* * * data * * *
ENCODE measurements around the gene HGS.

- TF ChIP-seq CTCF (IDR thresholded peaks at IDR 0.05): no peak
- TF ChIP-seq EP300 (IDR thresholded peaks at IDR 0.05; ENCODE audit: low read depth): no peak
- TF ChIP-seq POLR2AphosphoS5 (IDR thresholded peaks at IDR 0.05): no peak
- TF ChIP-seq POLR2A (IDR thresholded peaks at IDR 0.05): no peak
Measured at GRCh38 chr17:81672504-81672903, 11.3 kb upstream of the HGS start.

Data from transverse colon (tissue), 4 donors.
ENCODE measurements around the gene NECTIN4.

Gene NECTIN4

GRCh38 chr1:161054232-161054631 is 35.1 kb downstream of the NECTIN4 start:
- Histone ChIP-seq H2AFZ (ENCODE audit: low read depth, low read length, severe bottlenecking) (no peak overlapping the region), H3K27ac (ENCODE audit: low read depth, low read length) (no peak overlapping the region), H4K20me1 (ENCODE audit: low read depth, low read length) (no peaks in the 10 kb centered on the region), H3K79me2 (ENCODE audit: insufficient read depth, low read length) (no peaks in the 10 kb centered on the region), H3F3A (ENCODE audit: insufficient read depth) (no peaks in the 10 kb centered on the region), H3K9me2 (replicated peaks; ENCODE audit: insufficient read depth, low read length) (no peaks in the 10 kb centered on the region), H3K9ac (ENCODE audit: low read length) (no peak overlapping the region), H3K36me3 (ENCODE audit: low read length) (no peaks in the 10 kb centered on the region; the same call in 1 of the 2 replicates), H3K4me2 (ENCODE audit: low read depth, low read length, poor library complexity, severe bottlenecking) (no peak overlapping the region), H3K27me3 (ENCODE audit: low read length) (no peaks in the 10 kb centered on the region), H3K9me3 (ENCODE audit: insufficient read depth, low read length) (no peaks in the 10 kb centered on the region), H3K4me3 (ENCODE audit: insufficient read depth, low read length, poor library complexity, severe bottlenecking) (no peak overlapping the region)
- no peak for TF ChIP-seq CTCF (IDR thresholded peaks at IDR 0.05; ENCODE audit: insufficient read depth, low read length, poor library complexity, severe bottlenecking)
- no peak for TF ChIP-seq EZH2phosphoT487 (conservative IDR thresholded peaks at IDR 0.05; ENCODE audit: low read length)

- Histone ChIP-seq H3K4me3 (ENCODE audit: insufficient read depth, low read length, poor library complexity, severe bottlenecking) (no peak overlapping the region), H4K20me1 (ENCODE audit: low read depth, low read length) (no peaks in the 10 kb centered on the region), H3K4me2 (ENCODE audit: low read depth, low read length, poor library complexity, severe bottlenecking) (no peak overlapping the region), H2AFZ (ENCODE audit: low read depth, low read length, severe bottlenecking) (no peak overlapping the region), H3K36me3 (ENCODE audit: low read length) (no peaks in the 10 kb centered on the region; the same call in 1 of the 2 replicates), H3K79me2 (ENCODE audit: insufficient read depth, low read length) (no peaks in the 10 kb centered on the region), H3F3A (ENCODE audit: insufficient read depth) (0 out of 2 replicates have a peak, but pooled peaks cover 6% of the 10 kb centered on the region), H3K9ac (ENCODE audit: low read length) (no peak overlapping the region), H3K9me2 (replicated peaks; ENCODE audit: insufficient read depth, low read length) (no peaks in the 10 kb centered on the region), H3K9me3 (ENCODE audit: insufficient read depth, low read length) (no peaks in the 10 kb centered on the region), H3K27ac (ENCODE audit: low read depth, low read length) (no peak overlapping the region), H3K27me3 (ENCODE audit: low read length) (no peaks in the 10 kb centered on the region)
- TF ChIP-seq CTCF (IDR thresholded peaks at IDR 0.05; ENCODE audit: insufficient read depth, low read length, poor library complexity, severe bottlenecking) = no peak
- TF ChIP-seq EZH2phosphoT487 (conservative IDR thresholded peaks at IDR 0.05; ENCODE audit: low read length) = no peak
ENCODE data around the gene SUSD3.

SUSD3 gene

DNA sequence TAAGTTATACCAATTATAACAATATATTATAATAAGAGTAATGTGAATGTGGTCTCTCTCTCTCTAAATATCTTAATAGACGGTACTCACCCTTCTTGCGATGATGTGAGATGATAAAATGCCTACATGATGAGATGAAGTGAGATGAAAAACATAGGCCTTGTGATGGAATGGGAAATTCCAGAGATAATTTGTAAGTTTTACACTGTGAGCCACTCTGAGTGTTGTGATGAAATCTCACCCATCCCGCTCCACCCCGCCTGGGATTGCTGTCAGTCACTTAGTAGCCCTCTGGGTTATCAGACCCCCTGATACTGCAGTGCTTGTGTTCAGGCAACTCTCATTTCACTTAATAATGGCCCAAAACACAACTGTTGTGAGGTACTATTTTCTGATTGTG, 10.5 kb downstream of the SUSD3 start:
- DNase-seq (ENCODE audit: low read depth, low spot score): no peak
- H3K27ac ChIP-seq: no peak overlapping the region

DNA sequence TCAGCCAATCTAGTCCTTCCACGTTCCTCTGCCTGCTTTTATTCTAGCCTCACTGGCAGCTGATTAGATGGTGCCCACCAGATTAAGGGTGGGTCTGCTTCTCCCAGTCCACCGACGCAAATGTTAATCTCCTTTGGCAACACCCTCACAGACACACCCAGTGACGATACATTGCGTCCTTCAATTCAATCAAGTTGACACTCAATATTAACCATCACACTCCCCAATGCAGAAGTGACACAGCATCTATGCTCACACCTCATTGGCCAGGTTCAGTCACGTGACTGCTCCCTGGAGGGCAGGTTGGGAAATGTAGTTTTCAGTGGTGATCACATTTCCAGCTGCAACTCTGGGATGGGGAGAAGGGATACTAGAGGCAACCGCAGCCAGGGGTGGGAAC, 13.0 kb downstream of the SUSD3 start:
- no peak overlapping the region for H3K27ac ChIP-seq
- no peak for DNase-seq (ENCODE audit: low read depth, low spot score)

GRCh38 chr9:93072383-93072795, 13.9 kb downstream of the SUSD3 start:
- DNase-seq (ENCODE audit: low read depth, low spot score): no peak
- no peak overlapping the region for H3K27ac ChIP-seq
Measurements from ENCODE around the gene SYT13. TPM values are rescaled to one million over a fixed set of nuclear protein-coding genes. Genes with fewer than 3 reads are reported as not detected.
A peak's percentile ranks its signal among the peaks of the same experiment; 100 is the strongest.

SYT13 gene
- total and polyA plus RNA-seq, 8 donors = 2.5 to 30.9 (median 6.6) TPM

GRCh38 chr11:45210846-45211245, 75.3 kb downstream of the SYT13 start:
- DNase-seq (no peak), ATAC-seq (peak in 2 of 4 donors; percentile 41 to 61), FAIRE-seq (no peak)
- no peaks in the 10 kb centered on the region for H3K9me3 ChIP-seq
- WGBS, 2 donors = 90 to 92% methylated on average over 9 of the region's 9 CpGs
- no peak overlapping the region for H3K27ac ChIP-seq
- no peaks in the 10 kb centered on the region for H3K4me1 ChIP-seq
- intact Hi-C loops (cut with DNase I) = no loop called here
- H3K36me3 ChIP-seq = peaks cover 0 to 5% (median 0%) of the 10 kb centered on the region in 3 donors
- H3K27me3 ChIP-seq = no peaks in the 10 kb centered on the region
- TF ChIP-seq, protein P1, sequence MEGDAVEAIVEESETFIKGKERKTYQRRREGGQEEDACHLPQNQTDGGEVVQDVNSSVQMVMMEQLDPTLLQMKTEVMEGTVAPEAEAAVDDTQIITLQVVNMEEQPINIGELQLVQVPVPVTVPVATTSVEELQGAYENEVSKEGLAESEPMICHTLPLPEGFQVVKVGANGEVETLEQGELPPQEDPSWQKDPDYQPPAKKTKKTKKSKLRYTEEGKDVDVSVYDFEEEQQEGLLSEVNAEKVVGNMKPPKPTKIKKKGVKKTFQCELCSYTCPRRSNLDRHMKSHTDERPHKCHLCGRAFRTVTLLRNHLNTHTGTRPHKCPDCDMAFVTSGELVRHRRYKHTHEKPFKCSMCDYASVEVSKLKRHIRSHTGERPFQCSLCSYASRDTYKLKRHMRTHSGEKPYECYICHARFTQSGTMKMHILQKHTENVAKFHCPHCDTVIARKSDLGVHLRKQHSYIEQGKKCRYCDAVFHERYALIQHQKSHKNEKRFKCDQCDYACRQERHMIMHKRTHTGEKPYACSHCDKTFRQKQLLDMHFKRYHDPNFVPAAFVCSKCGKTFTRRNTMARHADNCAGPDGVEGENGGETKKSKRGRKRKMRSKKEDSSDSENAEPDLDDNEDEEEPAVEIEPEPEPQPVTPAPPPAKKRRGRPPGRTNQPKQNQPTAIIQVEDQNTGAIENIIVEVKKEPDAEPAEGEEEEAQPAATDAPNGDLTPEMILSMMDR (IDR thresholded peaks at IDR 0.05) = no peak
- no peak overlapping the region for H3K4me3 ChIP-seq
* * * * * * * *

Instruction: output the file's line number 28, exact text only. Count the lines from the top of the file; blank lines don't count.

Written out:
Measurements from ENCODE around the gene SYT13. TPM values are rescaled to one million over a fixed set of nuclear protein-coding genes. Genes with fewer than 3 reads are reported as not detected.